Click to play our newest game, yahtzee!


How to Find the Value of Old Coins and Currency

Wall of vintage U.S. five dollar bills
Spencer Platt/Getty Images News/Getty Images

The novice collector often thinks any old or unusual coin or paper currency must be valuable; unfortunately, this isn’t always the case. A coin or note’s worth depends on a number of factors, including its physical condition, how many were originally produced and how many still exist. With a little knowledge of numismatic terms and close examination of the old paper note or coin, you can determine its value and protect yourself against unscrupulous buyers.

Ancient coins on display at coin store
David McNew/Getty Images Entertainment/Getty Images

Study the coin or currency to ascertain basic information. Find the country of issue, the denomination, and the year on the note. Observe the images or any other characters or text. Then compare the money to photos or descriptions in guidebooks, coin collectors’ websites, or magazines.

1792 Silver Center Cent
Scott Olson/Getty Images News/Getty Images

Check the coin’s grade. This term describes the money’s physical condition. Proof and uncirculated coins look nearly flawless and have never made it into the hands of the public. This isn’t an assurance of high value, however; some countries mint proof sets in high quantities for collectors. Check the history of these coins as well as the grade. On Sheldon’s coin grading system, a numerical list used by numismatists worldwide, money ranges from a perfect mint state (MS-70) to a P-1 for Poor. The higher the number, the more coveted the coin.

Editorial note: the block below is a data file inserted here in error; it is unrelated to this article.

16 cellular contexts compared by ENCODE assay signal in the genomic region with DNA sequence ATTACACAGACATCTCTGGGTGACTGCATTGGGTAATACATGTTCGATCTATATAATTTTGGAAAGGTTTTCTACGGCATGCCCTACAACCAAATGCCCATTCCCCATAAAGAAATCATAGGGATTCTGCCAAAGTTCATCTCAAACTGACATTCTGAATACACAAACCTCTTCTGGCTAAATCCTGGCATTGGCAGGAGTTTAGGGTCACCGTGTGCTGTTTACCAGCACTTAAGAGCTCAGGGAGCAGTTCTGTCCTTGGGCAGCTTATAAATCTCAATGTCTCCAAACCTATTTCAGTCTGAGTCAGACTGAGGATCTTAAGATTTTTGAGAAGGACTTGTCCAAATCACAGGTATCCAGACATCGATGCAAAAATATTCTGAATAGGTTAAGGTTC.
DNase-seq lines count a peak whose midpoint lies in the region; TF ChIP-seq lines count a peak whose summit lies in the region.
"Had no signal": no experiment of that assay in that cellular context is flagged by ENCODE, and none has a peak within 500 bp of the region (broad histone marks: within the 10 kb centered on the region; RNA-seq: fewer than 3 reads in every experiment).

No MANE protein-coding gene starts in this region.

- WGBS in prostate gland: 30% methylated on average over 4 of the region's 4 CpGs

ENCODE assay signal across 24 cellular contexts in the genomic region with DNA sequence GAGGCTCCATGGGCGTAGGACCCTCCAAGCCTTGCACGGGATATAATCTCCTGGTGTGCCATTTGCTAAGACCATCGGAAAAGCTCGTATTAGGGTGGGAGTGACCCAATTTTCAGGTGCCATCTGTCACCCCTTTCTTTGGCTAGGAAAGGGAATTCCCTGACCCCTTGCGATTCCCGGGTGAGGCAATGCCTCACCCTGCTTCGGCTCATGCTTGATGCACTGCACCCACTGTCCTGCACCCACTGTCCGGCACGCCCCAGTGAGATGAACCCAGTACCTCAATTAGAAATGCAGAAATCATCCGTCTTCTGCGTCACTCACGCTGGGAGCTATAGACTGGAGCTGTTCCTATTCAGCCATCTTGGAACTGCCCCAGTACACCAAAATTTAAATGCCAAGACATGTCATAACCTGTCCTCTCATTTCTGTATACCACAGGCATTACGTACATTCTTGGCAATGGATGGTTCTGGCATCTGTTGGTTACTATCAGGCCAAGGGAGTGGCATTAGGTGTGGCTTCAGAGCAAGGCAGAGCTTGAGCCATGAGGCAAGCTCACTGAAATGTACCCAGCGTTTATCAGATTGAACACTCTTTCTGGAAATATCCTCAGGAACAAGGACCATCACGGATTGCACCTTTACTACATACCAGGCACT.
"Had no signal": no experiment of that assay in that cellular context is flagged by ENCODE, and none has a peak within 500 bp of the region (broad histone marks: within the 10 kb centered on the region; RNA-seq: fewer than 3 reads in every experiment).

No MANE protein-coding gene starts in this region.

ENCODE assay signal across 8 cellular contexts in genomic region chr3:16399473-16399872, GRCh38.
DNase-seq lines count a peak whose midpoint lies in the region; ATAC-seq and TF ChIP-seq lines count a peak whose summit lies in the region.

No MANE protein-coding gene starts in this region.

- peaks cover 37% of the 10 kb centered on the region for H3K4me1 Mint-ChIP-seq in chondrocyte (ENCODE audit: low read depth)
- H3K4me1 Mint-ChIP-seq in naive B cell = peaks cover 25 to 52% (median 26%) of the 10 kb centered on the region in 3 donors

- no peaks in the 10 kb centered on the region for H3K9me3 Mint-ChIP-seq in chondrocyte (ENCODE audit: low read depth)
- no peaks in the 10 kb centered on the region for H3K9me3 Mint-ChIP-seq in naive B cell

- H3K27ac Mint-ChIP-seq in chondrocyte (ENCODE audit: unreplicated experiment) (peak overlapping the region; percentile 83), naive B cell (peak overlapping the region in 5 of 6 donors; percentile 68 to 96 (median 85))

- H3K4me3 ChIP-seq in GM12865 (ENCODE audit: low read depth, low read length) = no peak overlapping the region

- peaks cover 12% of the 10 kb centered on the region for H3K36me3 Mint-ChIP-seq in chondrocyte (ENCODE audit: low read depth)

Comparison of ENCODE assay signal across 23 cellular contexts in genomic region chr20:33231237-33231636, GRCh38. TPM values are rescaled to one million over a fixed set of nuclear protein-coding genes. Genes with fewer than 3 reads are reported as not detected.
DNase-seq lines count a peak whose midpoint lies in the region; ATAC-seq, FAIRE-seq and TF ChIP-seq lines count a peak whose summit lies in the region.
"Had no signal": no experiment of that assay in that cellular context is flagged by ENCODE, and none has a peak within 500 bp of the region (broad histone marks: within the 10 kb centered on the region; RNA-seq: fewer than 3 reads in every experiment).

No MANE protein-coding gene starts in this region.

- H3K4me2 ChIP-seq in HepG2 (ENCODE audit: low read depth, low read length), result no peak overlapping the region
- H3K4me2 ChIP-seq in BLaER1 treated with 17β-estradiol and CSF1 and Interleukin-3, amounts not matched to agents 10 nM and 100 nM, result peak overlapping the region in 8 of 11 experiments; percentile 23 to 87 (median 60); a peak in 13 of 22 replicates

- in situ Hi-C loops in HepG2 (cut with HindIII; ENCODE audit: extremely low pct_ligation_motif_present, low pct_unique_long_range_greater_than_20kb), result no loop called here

17th to 20th century european coins on display
Spencer Platt/Getty Images News/Getty Images

Determine the coin or note’s market value. Check official price guides, eBay auctions, and coin magazines like "Numismatic News". Ask other coin collectors their opinion. If you think you have rare or valuable coins or currency, contact an appraiser who adheres to USPAP (Uniform Standards of Professional Appraisal Practice) rules and regulations.

The Brasher Doubloon, the first gold coin minted in the United States
Stephen Chernin/Getty Images News/Getty Images

Attend local coin collectors’ shows. There will be a cross-section of coin dealers at the larger events, and one or more of them will be familiar with your old coin or currency, unless you have an extremely rare item. They'll help you with identifying the coin or note and determining its value to other collectors.

1936 Buffalo nickel
Steve Lovegrove/iStock/Getty Images

Contact a coin group, dealer or magazine specializing in your coin or currency. If you have an old American coin, like a Buffalo nickel or Mercury dime, or paper money like a $1 silver certificate, any local coin shop can confirm its value for you and buy it from you if you want some extra cash. If you have world coins or currency, check with World Coin Trends or NumisMedia, two organizations that deal with rare and foreign coins and currency.

Our Passtimes